It’s not that making sure an ad gets in the paper is as important as my mom dying. It’s more that both of those occur side by side on any given day of the days we are fortunate to inhabit on this earth. And that we do what we can do, whenever the opportunity presents itself to do it—my mind and heart can handle the whole jumbled thing.
It’s that the big and the small, the dark and the light, the grievous and the hilarious, the profound and the silly, all jostle and mix in the course of a minute or hour, a day or a week, all of them with their own integrity, their own need for a moment on the stage, their own contribution to the multiplicity, the 10,000 phenomena that arise and fall endlessly in human experience.
And that none of it waits, and though you may be down and grieved, injured or ill, in no mood for emotional ease, there’s a banquet going on around you all the time, coursing through your experience and ready for you to take a seat at its table. If not, no problem, seeya later, but the banquet will go on.
“Life is for the living,” we often hear it said. I have come to take that line more and more to heart, because really, Who the hell else could it be for?
So we live, sometimes in joy and exultation, sometimes in grief and woe, frequently all those mashed up together. (When’s the last time you went to a memorial service where there wasn’t abundant laughter at the foibles of the beloved deceased whose loss everyone has assembled to grieve?)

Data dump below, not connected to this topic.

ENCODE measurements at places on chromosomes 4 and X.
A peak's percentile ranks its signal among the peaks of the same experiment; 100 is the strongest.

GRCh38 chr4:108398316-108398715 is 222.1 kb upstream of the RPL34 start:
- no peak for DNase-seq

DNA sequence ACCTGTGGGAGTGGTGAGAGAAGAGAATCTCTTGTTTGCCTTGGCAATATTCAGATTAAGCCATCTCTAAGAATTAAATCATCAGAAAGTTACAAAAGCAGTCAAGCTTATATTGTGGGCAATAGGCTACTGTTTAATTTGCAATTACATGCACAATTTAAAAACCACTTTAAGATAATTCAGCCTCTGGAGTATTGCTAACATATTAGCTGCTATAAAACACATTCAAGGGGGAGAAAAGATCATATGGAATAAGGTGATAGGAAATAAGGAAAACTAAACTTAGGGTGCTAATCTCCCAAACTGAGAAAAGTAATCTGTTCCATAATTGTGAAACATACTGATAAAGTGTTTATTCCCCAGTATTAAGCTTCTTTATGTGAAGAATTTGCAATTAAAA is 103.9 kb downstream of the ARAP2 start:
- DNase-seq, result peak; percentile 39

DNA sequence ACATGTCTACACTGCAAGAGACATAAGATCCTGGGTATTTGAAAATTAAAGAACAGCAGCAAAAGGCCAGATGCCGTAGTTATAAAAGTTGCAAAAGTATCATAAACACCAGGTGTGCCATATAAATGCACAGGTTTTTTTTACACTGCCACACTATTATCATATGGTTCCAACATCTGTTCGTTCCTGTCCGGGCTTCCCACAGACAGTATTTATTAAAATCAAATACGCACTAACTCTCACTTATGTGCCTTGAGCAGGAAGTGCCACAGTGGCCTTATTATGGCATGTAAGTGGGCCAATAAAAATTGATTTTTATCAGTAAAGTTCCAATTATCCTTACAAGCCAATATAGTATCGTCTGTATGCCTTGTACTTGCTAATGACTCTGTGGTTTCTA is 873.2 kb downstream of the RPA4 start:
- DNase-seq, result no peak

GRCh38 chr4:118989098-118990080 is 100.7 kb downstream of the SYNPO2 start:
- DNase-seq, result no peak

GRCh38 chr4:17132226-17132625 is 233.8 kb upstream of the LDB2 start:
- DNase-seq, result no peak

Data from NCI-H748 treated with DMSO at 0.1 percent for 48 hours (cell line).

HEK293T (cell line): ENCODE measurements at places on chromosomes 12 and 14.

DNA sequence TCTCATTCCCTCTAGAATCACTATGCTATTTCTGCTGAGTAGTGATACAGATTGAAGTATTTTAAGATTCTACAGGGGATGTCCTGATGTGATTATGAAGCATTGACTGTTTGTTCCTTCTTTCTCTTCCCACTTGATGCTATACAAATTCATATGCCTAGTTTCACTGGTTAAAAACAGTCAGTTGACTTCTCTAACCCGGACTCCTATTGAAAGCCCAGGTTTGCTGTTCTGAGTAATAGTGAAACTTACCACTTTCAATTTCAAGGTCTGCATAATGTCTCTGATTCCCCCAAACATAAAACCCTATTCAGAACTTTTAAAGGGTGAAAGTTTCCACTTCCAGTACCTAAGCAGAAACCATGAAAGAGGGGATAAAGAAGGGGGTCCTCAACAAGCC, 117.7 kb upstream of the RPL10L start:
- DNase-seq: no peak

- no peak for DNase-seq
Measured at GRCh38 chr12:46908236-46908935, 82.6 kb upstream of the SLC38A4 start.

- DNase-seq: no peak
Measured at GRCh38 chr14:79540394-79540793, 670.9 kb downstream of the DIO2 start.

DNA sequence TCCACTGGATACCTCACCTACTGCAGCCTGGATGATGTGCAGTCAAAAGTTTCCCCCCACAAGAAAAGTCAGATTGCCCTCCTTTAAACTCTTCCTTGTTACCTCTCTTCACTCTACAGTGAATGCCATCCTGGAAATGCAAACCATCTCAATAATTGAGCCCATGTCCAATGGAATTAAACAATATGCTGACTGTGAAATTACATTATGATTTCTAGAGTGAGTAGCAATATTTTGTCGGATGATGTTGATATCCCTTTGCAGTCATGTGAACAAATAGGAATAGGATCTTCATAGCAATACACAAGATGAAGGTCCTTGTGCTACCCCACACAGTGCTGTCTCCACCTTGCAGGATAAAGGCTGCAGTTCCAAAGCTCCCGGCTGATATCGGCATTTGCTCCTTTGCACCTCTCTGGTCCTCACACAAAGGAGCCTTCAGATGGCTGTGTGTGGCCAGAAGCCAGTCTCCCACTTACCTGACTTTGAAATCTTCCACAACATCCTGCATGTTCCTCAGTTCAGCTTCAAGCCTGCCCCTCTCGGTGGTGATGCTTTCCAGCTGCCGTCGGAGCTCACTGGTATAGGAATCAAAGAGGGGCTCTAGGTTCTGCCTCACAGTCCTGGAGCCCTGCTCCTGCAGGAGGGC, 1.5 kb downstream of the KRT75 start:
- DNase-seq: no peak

We learn, once we’ve been around for a while and have had our hearts broken in the afternoon before stepping onto the basketball court in the early evening, that nothing cancels anything else, that because I laugh or place an ad for a client or still notice a well-turned leg at the airport doesn’t mean I’m not full of sadness and fear that my mom will die before I reach the hospital.
All of these exist inside me, all these capabilities and contradictions, this multiplicity of emotions and desires, reflections and regrets, longings and satisfactions.
I am strong and capable, And a fine book review that was, Mr. Hidas; I can tell you took great care in refining it.
I am weak and unsure, Why didn’t you just tell me; this all would have been so much easier!
I am not the poet of goodness only, I do not decline to be the poet of wickedness also.
What blurt is this about virtue and about vice?
Evil propels me and reform of evil propels me, I stand indifferent,
My gait is no fault-finder’s or rejecter’s gait,
I moisten the roots of all that has grown…
Do I contradict myself?
Very well then I contradict myself,
(I am large, I contain multitudes.)
—Excerpts from Walt Whitman, “Song of Myself”
Two soulful singers, one great song, and the magic of technology:
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Deep appreciation to the photographers:
Rotating banner photos top of page courtesy of Elizabeth Haslam, some rights reserved under Creative Commons licensing, see more at: https://www.flickr.com/photos/lizhaslam/
Letter photo near top of page by Gene Han, New York City, some rights reserved under Creative Commons licensing, see more at: https://www.flickr.com/photos/larimdame/
Train photo by Hans G. Bäckman, Stockholm, Sweden, some rights reserved under Creative Commons licensing, see more at: https://www.flickr.com/photos/koxa74/
Canadian Rockies photo by Jeff Pang, Berkeley, California, some rights reserved under Creative Commons licensing, see more at: https://www.flickr.com/photos/jeffpang/